Clemson soccer coach resigns following arrest

06/17/2009 12:01 AM

06/17/2009 7:43 AM

CLEMSON — Clemson announced the resignation of men’s soccer coach Trevor Adair on Tuesday, more than two months after Adair was arrested on charges of allegedly assaulting his two teenage daughters.

It is unclear whether Adair, 48, was asked or forced to resign by the university.

Adair’s lead assistant coach, Phil Hindson, will serve as the Tigers’ interim coach through the 2009 season, the school announced.

On April 11, Adair was arrested on charges of assault and battery of a high and aggravated nature after Clemson police responded at 2:30 a.m. to a 911 call concerning loud screams and a fight at his home.

Officers arrived and found Adair along with other persons in the front yard. According to a release from the police department, Adair was found to have assaulted his two daughters as a result of an argument.

He was arraigned and released from Clemson’s City Jail on a $10,000 personal recognizance bond.

The matter was turned over to the solicitor’s office, and Adair was placed on a leave of absence.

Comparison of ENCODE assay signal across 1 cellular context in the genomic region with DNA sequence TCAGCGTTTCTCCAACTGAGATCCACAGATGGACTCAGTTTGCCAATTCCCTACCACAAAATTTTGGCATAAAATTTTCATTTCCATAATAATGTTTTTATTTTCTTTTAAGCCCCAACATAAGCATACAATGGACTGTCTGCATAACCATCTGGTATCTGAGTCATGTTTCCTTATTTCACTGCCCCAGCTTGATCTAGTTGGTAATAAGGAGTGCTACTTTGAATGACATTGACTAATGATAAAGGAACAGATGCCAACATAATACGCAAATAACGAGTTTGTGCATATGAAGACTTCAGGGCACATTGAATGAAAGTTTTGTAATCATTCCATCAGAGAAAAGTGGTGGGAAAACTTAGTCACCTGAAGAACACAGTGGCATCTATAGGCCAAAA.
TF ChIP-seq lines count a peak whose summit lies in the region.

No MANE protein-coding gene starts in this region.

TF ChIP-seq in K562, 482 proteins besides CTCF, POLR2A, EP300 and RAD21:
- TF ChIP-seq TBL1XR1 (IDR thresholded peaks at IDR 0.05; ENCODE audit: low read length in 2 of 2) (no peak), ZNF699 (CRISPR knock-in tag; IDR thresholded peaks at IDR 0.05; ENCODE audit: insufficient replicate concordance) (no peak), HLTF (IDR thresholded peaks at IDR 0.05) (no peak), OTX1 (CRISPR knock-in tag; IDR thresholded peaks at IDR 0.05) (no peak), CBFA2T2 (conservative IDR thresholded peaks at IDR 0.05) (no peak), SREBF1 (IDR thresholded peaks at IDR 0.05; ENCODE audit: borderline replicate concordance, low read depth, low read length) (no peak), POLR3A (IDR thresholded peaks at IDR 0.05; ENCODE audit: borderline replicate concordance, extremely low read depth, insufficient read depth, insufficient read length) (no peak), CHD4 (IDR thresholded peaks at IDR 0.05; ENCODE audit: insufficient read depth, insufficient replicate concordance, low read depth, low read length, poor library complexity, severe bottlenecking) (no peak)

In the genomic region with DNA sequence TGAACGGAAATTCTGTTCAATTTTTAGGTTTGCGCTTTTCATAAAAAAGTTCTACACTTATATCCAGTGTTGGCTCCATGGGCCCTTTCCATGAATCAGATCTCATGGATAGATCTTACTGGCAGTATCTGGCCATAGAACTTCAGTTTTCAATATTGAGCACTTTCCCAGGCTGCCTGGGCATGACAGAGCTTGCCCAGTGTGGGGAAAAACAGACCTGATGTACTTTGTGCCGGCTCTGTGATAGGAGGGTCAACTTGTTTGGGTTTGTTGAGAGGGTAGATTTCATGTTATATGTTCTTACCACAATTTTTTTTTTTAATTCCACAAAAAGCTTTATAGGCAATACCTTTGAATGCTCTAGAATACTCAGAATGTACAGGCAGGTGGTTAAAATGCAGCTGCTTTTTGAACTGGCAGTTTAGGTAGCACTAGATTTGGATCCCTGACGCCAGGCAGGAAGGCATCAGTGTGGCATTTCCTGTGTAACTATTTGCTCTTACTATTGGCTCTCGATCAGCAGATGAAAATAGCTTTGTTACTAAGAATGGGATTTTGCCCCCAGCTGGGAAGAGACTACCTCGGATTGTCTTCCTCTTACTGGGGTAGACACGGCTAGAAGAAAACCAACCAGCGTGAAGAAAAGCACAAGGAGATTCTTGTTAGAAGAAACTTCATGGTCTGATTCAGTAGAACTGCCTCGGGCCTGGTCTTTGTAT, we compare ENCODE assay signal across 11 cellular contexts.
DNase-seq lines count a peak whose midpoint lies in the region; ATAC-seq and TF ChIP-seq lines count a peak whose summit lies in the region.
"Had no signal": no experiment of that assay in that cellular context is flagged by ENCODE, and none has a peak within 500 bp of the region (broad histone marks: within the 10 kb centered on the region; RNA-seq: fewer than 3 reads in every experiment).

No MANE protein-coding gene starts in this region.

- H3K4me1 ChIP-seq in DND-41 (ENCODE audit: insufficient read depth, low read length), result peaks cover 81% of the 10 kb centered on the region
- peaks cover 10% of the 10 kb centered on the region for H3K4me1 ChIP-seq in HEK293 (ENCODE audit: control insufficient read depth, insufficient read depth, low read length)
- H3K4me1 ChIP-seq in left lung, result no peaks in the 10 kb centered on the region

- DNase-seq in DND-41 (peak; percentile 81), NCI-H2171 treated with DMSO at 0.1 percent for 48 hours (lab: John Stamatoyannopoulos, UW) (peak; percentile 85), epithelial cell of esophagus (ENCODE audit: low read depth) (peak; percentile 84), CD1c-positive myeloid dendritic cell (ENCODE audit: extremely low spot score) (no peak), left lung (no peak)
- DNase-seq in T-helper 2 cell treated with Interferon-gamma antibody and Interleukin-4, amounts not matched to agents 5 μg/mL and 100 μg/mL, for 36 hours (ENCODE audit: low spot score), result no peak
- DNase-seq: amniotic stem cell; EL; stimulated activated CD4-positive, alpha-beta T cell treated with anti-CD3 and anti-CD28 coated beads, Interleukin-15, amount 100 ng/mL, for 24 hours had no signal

“After a great deal of thought and prayer, I believe the time is right to pursue other opportunities in coaching and to help transition the Clemson program to new leadership,” Adair said in a statement.

Attempts to reach Adair were unsuccessful. Athletics director Terry Don Phillips is on vacation and could not be reached for comment beyond his expression of thanks to Adair in the school’s release.

In 14 years with the Tigers, Adair guided the Tigers to nine NCAA tournaments, highlighted by a Final Four appearance in 2005, and posted a record of 174-91-26.

Adair is the second veteran Clemson coach to resign in as many summers amid legal issues.

Last June, longtime track coach Bob Pollock retired two months after a State Law Enforcement Division report concluded he misused school funds by depositing more than $27,000 into a personal bank account. Criminal charges were not pursued because Pollock and assistant coach Charles Foster both took salary cuts as restitution to the university.

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